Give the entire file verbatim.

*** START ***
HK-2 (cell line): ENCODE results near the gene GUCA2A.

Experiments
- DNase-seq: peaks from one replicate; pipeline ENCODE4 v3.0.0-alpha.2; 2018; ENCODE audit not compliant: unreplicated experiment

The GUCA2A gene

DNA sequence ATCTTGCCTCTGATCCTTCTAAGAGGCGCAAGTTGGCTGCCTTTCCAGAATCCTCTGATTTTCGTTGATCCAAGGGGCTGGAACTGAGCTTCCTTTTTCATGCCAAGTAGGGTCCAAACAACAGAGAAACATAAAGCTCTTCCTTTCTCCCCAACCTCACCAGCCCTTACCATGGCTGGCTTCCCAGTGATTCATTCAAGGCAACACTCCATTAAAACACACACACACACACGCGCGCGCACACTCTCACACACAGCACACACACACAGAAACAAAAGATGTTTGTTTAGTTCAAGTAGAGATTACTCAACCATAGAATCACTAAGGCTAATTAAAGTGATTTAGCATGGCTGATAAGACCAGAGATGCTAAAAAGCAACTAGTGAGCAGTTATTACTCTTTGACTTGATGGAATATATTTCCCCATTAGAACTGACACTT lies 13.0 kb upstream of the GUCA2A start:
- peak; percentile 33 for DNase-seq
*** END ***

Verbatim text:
HK-2 (cell line): ENCODE results near the gene GUCA2A.

Experiments
- DNase-seq: peaks from one replicate; pipeline ENCODE4 v3.0.0-alpha.2; 2018; ENCODE audit not compliant: unreplicated experiment

The GUCA2A gene

DNA sequence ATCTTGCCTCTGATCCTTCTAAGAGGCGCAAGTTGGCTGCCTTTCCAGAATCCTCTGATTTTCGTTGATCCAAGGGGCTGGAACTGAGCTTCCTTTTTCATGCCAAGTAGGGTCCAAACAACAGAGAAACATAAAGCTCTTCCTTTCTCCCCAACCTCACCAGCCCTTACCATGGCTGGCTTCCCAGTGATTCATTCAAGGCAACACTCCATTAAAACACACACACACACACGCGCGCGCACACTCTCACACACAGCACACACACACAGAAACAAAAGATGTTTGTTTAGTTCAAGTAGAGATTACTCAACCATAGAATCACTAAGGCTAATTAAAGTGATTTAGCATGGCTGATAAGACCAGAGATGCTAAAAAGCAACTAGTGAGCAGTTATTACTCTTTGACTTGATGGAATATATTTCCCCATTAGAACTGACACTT lies 13.0 kb upstream of the GUCA2A start:
- peak; percentile 33 for DNase-seq